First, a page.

Novelist Sam Ligon pauses during his reading at the 2018 Port Townsend Writers’ Conference. He’ll be among those giving free readings at Fort Worden. (Diane Urbani de la Paz/for Peninsula Daily News)

Novelist Sam Ligon pauses during his reading at the 2018 Port Townsend Writers’ Conference. He’ll be among those giving free readings at Fort Worden. (Diane Urbani de la Paz/for Peninsula Daily News)

Funny, weird, elegant: Writers bring it

Free series in Port Townsend

PORT TOWNSEND — These women and men embrace and provoke the world, in its beauty and injustice. They’re writers: novelists, poets and memoirists from Port Townsend, Utah, North Carolina and El Salvador. Twenty-one of them will give free, public readings starting today.

The 46th annual Port Townsend Writers’ Conference, hosted by Centrum, happens all week at Fort Worden State Park with workshops, residencies, lectures and guided free-writing sessions. Artistic director and novelist Sam Ligon has assembled a team of writers and teachers who, pages in hands, will step up to read from their work, in a podium shaped like wings, in the fort’s Wheeler Theater.

Admission is free to the public and seating is festival-style at the venue just inside Fort Worden, 200 Battery Way. All readings start at 7 p.m. except the opener today, which begins at 7:15 p.m.

Today’s session brings Seattle journalist and author Kristen Millares Young, Navy veteran and longtime Port Townsend poet Gary Copeland Lilley, and Paisley Rekdal, the poet laureate of Utah.

Lilley and Rekdal “write clear, beautiful, knock-you-on-the-floor poems,” said Ligon, who’s just getting warmed up.

Monday’s reading combines Daniel Orozco, “a very funny, weird fiction writer,” and Elissa Washuta, a member of the Cowlitz tribe who writes powerful nonfiction about the Native American experience.

Tuesday has three “fantastic female nonfiction writers and readers,” he said: Spokane’s Kate Lebo of “Pie School: Lessons in Fruit, Flour & Butter,” Melissa Febos, author of the memoir “Whip Smart,” and Kim Barnes, whose books include the novel “A Country Called Home” and the memoir “Hungry for the World.”

Wednesday is all-genres night with Phong Nguyen, author of “Pages from the Textbook of Alternative History,” and Jourdan Keith, a naturalist and storyteller who founded the Urban Wilderness Project. Joining them is Erin Belieu, whose poetry is published by Copper Canyon Press in Port Townsend. Her words are “funny, angry, tender,” Ligon said, “and beautiful.”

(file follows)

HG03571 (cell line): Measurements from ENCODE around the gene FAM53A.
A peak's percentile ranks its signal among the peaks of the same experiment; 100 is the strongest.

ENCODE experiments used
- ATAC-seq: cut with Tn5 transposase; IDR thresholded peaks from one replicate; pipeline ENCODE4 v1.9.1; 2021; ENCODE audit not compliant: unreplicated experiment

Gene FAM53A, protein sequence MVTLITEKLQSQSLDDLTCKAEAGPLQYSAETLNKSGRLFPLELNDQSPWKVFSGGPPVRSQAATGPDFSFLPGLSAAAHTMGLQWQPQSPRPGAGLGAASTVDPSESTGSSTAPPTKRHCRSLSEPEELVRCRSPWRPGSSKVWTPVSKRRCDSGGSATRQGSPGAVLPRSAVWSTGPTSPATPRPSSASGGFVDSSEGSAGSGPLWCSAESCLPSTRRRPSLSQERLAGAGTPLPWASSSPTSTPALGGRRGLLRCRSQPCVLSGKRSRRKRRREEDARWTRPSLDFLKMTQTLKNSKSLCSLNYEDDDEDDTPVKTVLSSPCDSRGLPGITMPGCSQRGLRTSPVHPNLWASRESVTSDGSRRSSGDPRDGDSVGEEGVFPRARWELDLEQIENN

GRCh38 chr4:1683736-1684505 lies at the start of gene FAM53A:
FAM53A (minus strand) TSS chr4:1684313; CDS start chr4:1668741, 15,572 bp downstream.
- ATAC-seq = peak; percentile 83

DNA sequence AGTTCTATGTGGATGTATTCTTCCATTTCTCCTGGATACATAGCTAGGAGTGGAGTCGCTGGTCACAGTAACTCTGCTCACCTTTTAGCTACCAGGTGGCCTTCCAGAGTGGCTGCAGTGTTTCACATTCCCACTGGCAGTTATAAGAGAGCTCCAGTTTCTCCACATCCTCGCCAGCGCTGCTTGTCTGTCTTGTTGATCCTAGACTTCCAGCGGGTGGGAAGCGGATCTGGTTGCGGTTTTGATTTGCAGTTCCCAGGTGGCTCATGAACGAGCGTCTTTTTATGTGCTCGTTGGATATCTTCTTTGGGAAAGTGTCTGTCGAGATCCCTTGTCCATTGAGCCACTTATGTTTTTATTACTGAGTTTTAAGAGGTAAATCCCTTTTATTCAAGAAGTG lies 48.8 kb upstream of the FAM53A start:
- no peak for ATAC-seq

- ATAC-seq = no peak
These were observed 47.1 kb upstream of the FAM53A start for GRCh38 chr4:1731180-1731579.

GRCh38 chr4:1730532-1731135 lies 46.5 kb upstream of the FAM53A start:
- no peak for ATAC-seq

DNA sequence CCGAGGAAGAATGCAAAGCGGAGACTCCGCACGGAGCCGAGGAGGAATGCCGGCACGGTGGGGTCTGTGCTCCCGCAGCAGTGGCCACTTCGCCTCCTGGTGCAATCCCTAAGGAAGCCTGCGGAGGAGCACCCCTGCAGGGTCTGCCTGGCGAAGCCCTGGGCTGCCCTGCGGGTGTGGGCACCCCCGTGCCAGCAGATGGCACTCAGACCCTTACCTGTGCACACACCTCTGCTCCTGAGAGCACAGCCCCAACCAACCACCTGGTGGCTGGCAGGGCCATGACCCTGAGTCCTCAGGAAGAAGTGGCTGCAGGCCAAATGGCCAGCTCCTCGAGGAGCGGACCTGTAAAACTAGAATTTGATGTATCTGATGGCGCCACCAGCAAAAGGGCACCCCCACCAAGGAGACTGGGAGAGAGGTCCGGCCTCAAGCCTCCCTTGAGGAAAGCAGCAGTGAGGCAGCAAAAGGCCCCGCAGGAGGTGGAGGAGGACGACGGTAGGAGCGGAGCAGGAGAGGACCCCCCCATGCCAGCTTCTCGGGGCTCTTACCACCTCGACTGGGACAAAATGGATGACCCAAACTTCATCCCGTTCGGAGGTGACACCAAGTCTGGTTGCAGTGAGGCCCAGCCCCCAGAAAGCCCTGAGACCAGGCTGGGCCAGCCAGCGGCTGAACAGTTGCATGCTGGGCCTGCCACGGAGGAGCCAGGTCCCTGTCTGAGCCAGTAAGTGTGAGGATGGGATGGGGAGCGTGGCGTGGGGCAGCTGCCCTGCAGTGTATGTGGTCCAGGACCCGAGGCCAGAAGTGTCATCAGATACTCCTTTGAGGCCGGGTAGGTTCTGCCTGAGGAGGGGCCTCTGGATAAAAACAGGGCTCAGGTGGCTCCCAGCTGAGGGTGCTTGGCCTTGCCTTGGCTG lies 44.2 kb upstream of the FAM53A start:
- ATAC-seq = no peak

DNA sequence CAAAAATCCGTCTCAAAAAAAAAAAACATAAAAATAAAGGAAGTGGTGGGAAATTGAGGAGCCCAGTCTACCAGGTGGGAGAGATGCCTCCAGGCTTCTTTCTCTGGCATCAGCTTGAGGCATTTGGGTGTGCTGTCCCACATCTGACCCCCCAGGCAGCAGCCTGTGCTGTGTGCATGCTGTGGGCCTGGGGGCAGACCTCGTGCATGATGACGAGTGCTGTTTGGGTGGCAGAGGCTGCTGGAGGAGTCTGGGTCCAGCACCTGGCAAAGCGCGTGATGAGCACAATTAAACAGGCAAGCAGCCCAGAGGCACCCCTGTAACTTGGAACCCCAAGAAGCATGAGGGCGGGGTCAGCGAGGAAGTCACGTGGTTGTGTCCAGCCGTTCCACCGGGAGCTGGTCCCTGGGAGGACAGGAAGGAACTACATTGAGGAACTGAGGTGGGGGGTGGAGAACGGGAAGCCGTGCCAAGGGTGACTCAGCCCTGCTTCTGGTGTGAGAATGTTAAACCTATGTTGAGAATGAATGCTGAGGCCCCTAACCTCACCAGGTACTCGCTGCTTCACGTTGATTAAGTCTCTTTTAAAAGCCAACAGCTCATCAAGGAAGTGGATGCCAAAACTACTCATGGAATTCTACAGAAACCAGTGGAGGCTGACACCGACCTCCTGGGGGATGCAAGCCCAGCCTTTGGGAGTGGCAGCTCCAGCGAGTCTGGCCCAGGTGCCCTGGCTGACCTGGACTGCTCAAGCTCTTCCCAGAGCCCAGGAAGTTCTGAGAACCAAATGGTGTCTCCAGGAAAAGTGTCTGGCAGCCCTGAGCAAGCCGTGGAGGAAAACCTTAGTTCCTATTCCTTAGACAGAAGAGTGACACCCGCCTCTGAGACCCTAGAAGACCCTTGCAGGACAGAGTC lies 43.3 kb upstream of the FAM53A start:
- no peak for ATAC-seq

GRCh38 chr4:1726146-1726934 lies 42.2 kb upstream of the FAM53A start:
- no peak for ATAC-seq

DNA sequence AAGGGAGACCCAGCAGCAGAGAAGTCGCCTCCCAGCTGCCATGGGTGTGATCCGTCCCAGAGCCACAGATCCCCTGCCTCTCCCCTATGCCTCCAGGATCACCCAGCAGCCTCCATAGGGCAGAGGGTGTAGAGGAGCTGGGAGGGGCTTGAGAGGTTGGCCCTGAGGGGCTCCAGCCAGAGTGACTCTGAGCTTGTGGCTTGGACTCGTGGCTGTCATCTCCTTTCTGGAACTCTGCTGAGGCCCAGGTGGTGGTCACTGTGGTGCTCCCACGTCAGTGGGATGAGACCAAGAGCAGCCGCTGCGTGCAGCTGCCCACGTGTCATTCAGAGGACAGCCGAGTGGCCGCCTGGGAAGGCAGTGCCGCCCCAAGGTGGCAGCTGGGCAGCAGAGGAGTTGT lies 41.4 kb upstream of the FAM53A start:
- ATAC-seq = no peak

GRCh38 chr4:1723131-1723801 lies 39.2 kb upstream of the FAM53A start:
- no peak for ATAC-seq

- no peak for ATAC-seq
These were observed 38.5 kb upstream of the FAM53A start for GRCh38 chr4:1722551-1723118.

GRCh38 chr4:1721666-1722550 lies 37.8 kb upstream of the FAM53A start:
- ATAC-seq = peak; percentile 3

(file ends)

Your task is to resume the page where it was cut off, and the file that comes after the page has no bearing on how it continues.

Washington state poet laureate and El Salvador native Claudia Castro Luna arrives in the Wheeler Theater on Thursday along with novelist Jonathan Evison and memoirist Debra Gwartney.

“Claudia will make you cry,” Ligon promised, “Johnny will make you laugh; Debra will make you cry again.”

Friday features Rebecca Brown, whose books include “The Terrible Girls” on the City Lights press, Seattle poet Priscilla Long and Ligon himself, who will read a Port Townsend-set excerpt from his serial novel “Miller Cane, a True & Exact History.” The book is serialized in Spokane’s weekly newspaper The Inlander (http://millercane.inlander.com/).

To bring it all to a close, Saturday has “beautiful, elegant poetry,” Ligon said, from Carl Phillips, prize-winning author of “The Rest of Love,” Robert Wrigley, Idaho poet and husband of Kim Barnes, and Susan Landgraf, the city of Auburn’s poet laureate.

This summer marks the arrival of a new manager for Centrum’s writing programs. George Marie of Port Townsend succeeds Jordan Hartt, who is moving to Olympia after 14 years as program manager. Marie, a development associate at Centrum since 2017, moved here five years ago from Oregon after working with Portland’s Bedouin Books and the Write Now Poetry Society. She’ll run not only the main Port Townsend Writers’ Conference but also two youth writing gatherings in spring and summer.

“Centrum is a place where writers explore their craft with bravery and daring, a place where the spirit of each writer can be nurtured and thrive,” Marie said in a news release this week. A graduate of Oregon’s Marylhurst University, she holds bachelor’s degrees in cultural studies, social philosophy, and English literature.

Novelist Bill Ransom founded the Port Townsend Writers’ Conference in 1974, envisioning “an egalitarian, non-hierarchical writing conference,” Hartt has noted. The emphasis is on the craft of literary writing and on inspiration toward the writing life.

For information about the conference and the rest of the art and music activities at Fort Worden through the year, visit Centrum.org or phone 360-385-3102.

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